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ACP | Copy editors grill the meat

The lack of panels pertaining to copy editing at ACP 2015 shows in student publications.

As Copy Chief of The Campanil, the Associated Collegiate Press conference was definitely an interesting experience. It was interesting due to the fact that there were zero workshops/panels related to or about copy editing. What kind of journalism conference doesn’t even have one panel on copy editing?

Yes, writers are important to a newspaper — but so are copy editors. Yes, writers bring the meat to the barbecue, but it is the copy editors who grill it. If there were only writers in the newsroom, someone better call the doctor because consuming uncooked meat is just a bad idea, all round.

The severe lack of panels relating to copy editing definitely showed in this ACP conference’s collegiate publications.

For example, this article from Otter Realm — California State University, Monterey’s student newspaper — was unfortunately riddled with simple errors that, essentially, took away from the heart of story. From their article, Memoirs of a male feminist, it reads:

“Also I feel calling myself a feminist has the potential of stifling the movement…I am a pro-feminist who is anti-patriarchy, and anti-sexist and in no way am I anti-male,” Emesibe continued.

Emesibe is a victim of gender violence as his father beat and killed his mother at a young age, forcing him into the foster care system, and to move to California.

According to the AP Stylebook, there should be a space before and after ellipses; do not use oxford commas; do use commas in-between two or more independent clauses; and “to move to California” is not an independent clause, so what the duck are you doing with that comma after the word system?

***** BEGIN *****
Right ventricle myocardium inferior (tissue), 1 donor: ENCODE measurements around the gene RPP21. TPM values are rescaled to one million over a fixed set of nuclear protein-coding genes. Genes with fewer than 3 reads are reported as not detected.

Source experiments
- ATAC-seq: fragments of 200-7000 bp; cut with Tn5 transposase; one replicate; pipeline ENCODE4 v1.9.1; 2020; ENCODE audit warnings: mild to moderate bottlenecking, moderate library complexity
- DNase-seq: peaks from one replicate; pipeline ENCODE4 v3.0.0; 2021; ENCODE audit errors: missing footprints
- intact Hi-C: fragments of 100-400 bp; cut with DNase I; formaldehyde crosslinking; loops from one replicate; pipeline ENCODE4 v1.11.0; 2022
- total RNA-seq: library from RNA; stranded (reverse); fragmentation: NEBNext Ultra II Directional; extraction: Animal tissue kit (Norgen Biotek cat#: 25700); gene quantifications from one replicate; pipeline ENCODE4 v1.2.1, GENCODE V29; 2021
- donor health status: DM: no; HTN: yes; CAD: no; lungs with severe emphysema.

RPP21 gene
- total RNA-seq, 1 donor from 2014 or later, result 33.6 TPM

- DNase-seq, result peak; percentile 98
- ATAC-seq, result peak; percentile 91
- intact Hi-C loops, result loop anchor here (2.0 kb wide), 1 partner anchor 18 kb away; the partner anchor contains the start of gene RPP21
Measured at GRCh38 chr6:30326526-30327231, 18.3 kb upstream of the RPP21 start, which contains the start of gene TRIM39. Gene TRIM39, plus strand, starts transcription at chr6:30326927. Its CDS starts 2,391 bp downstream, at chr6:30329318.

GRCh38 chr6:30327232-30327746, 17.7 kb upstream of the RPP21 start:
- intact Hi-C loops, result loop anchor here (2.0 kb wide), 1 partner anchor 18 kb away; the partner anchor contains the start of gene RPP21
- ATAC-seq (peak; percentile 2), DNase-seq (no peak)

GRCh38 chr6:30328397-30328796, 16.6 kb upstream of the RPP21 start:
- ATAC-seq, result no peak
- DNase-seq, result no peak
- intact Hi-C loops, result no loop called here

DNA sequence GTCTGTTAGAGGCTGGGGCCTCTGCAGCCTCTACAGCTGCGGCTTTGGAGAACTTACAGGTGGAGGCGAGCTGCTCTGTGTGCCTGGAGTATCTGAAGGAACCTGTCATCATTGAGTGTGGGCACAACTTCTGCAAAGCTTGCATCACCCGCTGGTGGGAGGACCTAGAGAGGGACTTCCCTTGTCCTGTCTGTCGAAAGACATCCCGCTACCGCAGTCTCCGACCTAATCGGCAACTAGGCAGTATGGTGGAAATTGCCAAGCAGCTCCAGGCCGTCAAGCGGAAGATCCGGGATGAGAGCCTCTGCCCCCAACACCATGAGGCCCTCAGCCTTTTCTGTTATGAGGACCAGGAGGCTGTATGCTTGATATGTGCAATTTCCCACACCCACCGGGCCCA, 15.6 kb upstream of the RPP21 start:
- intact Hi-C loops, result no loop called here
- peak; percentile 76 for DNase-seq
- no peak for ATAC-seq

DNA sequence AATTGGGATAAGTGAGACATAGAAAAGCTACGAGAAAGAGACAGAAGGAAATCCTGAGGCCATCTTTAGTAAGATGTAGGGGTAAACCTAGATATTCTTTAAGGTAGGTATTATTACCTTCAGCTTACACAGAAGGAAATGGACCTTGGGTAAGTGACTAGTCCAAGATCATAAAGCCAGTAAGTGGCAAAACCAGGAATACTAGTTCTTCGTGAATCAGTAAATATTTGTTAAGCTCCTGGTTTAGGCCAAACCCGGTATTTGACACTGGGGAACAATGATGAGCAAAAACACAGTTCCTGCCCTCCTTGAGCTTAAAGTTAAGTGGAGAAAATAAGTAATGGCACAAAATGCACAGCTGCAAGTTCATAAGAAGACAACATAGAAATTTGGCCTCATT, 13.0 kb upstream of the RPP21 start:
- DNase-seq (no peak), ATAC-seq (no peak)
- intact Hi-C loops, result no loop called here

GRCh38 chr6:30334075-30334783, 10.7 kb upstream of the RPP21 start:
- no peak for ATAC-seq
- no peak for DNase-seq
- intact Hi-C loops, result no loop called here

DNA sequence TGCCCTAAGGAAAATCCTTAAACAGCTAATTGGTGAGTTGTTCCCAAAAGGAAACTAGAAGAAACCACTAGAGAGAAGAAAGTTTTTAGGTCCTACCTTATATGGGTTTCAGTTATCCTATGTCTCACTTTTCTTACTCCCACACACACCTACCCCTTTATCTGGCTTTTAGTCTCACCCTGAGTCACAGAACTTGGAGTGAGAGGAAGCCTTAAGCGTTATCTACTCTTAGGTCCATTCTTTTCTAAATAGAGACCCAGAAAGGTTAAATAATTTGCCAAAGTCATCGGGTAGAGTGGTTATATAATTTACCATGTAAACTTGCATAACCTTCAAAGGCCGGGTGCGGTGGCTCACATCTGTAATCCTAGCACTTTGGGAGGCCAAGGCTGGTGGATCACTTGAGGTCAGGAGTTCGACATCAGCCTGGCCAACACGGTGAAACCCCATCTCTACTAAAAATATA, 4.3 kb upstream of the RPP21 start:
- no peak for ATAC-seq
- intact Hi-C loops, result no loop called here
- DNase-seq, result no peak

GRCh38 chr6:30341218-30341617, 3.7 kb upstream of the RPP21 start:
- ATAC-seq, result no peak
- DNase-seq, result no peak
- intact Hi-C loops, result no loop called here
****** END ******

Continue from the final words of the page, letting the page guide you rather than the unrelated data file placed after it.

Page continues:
Another example of copy-editing gone wrong was seen in an article by California Baptist University’s student publication The Banner — a publication that placed first in ACP’s 2015 Best of Show Four-Year Less Than Weekly category. According to their article, Professors present at leadership seminar, the eighth paragraph states:

Dr. Chris McHorney, chair of the History and Government Department and professor of political science, voiced his knowledge about the principles of social and political quotients and explained that being a leader means to engage in and build community, as well as empower and include those in the community.

Unless the department is a proper noun, you do not capitalize the department’s name.

But why is this so important, Greta? Why do I have to care about good ‘ole copy editing?

Well, remember when I gave that amazing analogy about barbecue? Remember how I said writers bring the meat, and the copy editors cook it? Well, take the copy editors out of the equation, and all you will have is raw meat, and unless you love raw meat and are immune to food-borne illnesses known to be present in uncooked meat, all I have to say is: have fun at the ER.

But to be serious, copy editing is vital to publications because for readers who are easily distracted or already have a bias against their collegiate publications (face it: no one likes the media), simple grammar and style errors could easily be a turn-off. No busy student wants to read an article in which the publication doesn’t even put in the extra but necessary effort to make their articles flawless. If students really wanted to see a badly edited article, they could easily go onto Buzzfeed. At least on Buzzfeed, there are gifs of cats.